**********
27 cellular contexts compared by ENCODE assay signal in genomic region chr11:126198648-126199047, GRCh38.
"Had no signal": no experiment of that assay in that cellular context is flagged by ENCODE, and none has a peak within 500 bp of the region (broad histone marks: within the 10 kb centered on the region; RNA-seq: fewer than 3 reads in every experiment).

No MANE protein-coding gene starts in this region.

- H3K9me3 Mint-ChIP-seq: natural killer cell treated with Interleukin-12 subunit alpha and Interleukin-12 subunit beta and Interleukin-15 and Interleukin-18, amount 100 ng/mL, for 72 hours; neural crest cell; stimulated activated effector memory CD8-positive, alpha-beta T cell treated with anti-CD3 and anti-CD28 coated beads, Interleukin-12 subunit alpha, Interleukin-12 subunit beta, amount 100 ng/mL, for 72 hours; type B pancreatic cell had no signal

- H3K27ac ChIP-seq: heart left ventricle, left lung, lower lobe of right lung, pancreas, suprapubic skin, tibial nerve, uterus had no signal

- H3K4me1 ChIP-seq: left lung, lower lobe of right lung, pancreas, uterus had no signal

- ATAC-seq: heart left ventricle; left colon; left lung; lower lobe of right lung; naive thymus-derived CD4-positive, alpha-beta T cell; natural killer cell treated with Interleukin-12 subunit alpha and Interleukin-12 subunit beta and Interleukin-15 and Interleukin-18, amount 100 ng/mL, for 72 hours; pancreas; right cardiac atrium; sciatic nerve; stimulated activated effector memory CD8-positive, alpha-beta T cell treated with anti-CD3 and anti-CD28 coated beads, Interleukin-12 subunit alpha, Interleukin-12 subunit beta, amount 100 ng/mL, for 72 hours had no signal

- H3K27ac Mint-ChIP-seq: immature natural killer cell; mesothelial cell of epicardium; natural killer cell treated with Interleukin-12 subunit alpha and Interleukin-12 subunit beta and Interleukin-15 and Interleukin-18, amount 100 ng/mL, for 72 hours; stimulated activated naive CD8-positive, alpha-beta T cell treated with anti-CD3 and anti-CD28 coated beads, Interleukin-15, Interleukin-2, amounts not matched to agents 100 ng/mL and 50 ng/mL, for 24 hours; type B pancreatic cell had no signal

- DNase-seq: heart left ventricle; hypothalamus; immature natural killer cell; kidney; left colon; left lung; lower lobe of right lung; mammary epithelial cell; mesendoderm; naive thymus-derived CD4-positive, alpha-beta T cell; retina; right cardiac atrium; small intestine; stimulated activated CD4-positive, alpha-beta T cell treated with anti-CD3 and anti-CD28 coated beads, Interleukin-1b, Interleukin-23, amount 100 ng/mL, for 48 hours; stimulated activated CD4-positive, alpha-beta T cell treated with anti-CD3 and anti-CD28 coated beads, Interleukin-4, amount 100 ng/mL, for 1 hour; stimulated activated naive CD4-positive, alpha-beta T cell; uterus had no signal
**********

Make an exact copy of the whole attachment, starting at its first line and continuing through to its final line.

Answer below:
27 cellular contexts compared by ENCODE assay signal in genomic region chr11:126198648-126199047, GRCh38.
"Had no signal": no experiment of that assay in that cellular context is flagged by ENCODE, and none has a peak within 500 bp of the region (broad histone marks: within the 10 kb centered on the region; RNA-seq: fewer than 3 reads in every experiment).

No MANE protein-coding gene starts in this region.

- H3K9me3 Mint-ChIP-seq: natural killer cell treated with Interleukin-12 subunit alpha and Interleukin-12 subunit beta and Interleukin-15 and Interleukin-18, amount 100 ng/mL, for 72 hours; neural crest cell; stimulated activated effector memory CD8-positive, alpha-beta T cell treated with anti-CD3 and anti-CD28 coated beads, Interleukin-12 subunit alpha, Interleukin-12 subunit beta, amount 100 ng/mL, for 72 hours; type B pancreatic cell had no signal

- H3K27ac ChIP-seq: heart left ventricle, left lung, lower lobe of right lung, pancreas, suprapubic skin, tibial nerve, uterus had no signal

- H3K4me1 ChIP-seq: left lung, lower lobe of right lung, pancreas, uterus had no signal

- ATAC-seq: heart left ventricle; left colon; left lung; lower lobe of right lung; naive thymus-derived CD4-positive, alpha-beta T cell; natural killer cell treated with Interleukin-12 subunit alpha and Interleukin-12 subunit beta and Interleukin-15 and Interleukin-18, amount 100 ng/mL, for 72 hours; pancreas; right cardiac atrium; sciatic nerve; stimulated activated effector memory CD8-positive, alpha-beta T cell treated with anti-CD3 and anti-CD28 coated beads, Interleukin-12 subunit alpha, Interleukin-12 subunit beta, amount 100 ng/mL, for 72 hours had no signal

- H3K27ac Mint-ChIP-seq: immature natural killer cell; mesothelial cell of epicardium; natural killer cell treated with Interleukin-12 subunit alpha and Interleukin-12 subunit beta and Interleukin-15 and Interleukin-18, amount 100 ng/mL, for 72 hours; stimulated activated naive CD8-positive, alpha-beta T cell treated with anti-CD3 and anti-CD28 coated beads, Interleukin-15, Interleukin-2, amounts not matched to agents 100 ng/mL and 50 ng/mL, for 24 hours; type B pancreatic cell had no signal

- DNase-seq: heart left ventricle; hypothalamus; immature natural killer cell; kidney; left colon; left lung; lower lobe of right lung; mammary epithelial cell; mesendoderm; naive thymus-derived CD4-positive, alpha-beta T cell; retina; right cardiac atrium; small intestine; stimulated activated CD4-positive, alpha-beta T cell treated with anti-CD3 and anti-CD28 coated beads, Interleukin-1b, Interleukin-23, amount 100 ng/mL, for 48 hours; stimulated activated CD4-positive, alpha-beta T cell treated with anti-CD3 and anti-CD28 coated beads, Interleukin-4, amount 100 ng/mL, for 1 hour; stimulated activated naive CD4-positive, alpha-beta T cell; uterus had no signal